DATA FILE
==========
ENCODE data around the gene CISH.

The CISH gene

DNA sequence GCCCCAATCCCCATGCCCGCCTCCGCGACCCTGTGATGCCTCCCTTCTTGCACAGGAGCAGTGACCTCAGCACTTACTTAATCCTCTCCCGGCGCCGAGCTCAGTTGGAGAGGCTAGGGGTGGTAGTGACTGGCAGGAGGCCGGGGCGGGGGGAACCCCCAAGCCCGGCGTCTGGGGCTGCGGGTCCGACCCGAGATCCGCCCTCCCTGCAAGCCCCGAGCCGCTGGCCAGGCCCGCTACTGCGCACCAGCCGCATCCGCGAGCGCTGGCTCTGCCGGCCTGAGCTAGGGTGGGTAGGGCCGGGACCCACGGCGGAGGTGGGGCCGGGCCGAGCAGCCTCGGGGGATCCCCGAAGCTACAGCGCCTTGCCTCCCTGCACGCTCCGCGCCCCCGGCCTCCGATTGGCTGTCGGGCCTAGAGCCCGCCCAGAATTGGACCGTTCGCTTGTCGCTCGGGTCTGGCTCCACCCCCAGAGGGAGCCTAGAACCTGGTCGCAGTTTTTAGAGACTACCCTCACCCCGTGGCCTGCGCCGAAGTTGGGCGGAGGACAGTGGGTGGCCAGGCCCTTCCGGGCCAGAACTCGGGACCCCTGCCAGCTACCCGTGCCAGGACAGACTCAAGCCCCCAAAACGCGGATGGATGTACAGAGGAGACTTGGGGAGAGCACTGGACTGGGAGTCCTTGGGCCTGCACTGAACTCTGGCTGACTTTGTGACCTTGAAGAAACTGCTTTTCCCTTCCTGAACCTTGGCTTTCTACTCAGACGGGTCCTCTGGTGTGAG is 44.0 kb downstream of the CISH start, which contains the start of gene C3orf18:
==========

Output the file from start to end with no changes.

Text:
ENCODE data around the gene CISH.

The CISH gene

DNA sequence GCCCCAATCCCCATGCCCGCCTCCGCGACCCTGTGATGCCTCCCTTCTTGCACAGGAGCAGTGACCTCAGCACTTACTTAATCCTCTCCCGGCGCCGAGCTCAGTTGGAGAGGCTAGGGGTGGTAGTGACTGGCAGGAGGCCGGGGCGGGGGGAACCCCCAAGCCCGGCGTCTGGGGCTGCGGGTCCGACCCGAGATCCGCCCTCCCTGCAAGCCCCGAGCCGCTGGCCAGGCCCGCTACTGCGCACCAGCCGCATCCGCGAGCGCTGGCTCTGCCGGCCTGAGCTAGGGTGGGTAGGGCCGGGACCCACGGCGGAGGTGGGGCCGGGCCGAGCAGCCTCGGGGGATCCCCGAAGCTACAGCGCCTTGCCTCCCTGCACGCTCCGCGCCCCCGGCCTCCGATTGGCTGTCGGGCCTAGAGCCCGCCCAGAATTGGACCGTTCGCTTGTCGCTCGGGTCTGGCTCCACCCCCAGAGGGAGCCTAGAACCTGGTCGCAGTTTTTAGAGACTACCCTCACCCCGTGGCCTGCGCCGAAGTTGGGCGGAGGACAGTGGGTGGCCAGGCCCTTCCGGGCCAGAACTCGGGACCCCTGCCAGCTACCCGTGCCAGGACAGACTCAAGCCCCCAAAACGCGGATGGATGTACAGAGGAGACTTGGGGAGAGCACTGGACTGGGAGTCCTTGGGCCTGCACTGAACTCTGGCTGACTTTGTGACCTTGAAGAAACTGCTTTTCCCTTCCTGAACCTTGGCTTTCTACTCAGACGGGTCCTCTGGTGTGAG is 44.0 kb downstream of the CISH start, which contains the start of gene C3orf18: